Luke DeCock

Hurricanes have jobs open, but who will fill them?

These are the quiet times for the hockey world, the dead of summer when there’s very little going on. The big money has been spent. It’s time for the bargain-hunting to begin, and the free agents who still lack contracts are starting to get antsy.

For the Carolina Hurricanes, it may be time to fill a few holes on a budget. They have spots to fill, on the wing and on defense, and while there may be some in-house replacements who step into those jobs, it’s hard to look objectively at the roster and not see a glaring need for another top-six winger and another reliable NHL defenseman.

The Montreal Canadiens filled a need Friday with former Hurricanes forward Alexander Semin, who the Hurricanes are paying $2.3 million this season not to play for them. After making $7 million per season with Carolina, Semin signed a one-year, $1.1 million deal with the Habs. He could very well have a good season in Montreal, even if it was never going to happen here.

The Hurricanes have yet to adequately replace Semin, but they wouldn’t mind finding a similar bargain in free agency if it presents itself.

“There’s been some dialogue with some guys, but we’re still sitting and waiting to see where the numbers go,” Hurricanes general manager Ron Francis said Friday. “The guys we’ve talked about are not in a range we’d be comfortable with yet, so we’re keeping an eye on it. I’m not in a hurry to jump in.”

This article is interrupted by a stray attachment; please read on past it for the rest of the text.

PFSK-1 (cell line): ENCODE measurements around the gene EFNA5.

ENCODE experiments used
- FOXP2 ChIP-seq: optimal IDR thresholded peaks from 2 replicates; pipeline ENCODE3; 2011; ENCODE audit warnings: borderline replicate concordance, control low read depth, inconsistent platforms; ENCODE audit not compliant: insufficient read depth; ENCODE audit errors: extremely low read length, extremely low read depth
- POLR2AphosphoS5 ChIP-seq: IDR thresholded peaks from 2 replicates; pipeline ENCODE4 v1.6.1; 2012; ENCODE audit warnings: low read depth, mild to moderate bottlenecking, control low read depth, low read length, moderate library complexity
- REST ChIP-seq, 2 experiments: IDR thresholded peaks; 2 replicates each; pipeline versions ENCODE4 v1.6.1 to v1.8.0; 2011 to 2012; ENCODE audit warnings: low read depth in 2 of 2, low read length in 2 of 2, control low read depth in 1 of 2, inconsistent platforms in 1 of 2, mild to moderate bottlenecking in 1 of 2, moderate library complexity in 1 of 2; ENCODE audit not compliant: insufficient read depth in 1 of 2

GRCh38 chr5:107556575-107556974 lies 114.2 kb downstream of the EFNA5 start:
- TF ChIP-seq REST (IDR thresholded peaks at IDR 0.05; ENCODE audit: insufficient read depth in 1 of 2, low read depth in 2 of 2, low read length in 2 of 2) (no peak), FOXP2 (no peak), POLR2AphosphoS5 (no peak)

While the Hurricanes hope someone from Charlotte (AHL) can win a job in training camp to fill out the fourth line, there isn’t anyone who’s a natural fit on either of the top two lines. Nathan Gerbe can play there, but the Hurricanes are probably a stronger team with Gerbe in a third-line role.

On defense, even if first-round draft pick Noah Hanifin starts the season in the NHL, the Hurricanes have only four other NHL defensemen – Justin Faulk, Ron Hainsey, James Wisniewski and John-Michael Liles. They’ll give younger players like Michal Jordan and Ryan Murphy a chance, but that group cries out for a little veteran help, although Francis wouldn’t commit to any additions.

For now, Francis will wait – for the players he likes to lower their demands, for the offseason business of hockey to continue to play itself out.

“Some of what we’re looking at is not just guys who are out there, but there’s another week of arbitration hearings and teams might have to move guys or make people available,” Francis said.

And all of this assumes there isn’t a bigger move made. The Hurricanes have been listening to offers for Jeff Skinner since before the draft, with nothing yet worth doing.

And all of this assumes Francis adds anyone at all. He likes the idea of leaving a carrot out there for the Hurricanes’ young players, rather than having the roster set with one-way contracts or bringing back a player like Jiri Tlusty.

“I don’t think it’s necessarily a bad thing to have a spot open going into camp,” Francis said. “It sends a good message to our younger guys.”

There’s obviously a competitive aspect to that – a third pairing of Jordan and Murphy doesn’t scream “playoff team” – but it’s hard to begrudge Francis for preferring to with inexperienced players ahead of overpaid ones, and he may have no choice if the free agents out there don’t lower their demands.

But this is the time of year where those demands are lowered. This is the time of year when players start to worry about where they’re going to training camp. This is the time of year when teams with salary-cap space are buyers and teams without are sellers.

The Hurricanes have jobs open. It’s just a question of who wants to fill them.

DeCock:, @LukeDeCock, 919-829-8947